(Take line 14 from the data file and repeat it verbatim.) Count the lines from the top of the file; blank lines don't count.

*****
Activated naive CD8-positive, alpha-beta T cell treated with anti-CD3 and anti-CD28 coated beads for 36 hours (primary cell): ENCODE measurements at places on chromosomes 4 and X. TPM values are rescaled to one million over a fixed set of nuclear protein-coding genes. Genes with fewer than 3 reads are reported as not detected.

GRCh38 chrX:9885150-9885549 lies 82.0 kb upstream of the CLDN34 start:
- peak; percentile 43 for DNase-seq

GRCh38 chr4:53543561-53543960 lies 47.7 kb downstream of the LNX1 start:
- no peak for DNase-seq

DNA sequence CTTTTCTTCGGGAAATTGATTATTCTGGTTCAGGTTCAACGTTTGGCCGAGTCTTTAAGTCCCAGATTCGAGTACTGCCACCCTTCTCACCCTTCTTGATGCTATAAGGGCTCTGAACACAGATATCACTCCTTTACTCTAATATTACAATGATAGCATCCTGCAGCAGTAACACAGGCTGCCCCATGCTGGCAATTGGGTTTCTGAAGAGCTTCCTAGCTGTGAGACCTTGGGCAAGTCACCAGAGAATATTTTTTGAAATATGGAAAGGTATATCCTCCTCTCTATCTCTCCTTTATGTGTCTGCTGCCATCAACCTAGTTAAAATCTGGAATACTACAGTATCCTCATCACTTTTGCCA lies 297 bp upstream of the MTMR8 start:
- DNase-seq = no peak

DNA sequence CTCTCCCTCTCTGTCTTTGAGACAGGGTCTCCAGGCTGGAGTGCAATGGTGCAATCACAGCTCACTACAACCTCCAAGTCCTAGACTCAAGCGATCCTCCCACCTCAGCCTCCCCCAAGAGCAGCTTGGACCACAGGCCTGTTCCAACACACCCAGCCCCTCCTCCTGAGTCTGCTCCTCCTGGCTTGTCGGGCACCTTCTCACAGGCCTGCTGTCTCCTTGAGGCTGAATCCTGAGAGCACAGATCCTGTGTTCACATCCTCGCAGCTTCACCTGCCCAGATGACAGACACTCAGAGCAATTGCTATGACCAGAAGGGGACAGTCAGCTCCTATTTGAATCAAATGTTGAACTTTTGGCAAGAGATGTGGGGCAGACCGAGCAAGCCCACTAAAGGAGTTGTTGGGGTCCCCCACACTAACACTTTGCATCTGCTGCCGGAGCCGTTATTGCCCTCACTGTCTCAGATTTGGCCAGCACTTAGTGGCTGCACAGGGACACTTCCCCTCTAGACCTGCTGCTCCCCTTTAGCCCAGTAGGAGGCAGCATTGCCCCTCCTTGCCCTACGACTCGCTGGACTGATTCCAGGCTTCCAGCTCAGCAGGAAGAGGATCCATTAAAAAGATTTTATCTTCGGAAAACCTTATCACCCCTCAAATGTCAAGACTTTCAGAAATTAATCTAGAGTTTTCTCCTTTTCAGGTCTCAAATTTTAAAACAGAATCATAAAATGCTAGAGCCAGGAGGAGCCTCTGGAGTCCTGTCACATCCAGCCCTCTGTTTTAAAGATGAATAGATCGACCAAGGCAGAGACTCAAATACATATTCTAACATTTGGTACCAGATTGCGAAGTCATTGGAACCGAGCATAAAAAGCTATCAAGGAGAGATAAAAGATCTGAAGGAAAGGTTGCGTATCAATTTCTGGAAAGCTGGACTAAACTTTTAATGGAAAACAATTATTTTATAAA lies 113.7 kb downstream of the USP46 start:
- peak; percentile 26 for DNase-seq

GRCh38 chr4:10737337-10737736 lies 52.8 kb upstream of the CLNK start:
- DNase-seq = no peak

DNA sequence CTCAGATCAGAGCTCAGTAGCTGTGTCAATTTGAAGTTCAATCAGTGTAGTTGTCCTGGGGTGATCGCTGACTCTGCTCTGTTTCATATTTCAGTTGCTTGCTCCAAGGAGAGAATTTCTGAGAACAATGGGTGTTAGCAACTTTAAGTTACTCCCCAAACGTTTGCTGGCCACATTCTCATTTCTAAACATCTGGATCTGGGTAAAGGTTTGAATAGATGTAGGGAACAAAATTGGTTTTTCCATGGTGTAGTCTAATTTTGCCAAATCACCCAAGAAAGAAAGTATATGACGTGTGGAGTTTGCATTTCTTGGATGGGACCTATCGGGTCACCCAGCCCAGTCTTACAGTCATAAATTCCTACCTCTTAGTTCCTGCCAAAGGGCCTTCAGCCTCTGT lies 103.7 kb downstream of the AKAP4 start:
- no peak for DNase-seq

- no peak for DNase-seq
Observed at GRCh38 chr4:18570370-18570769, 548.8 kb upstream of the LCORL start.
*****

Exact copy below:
- no peak for DNase-seq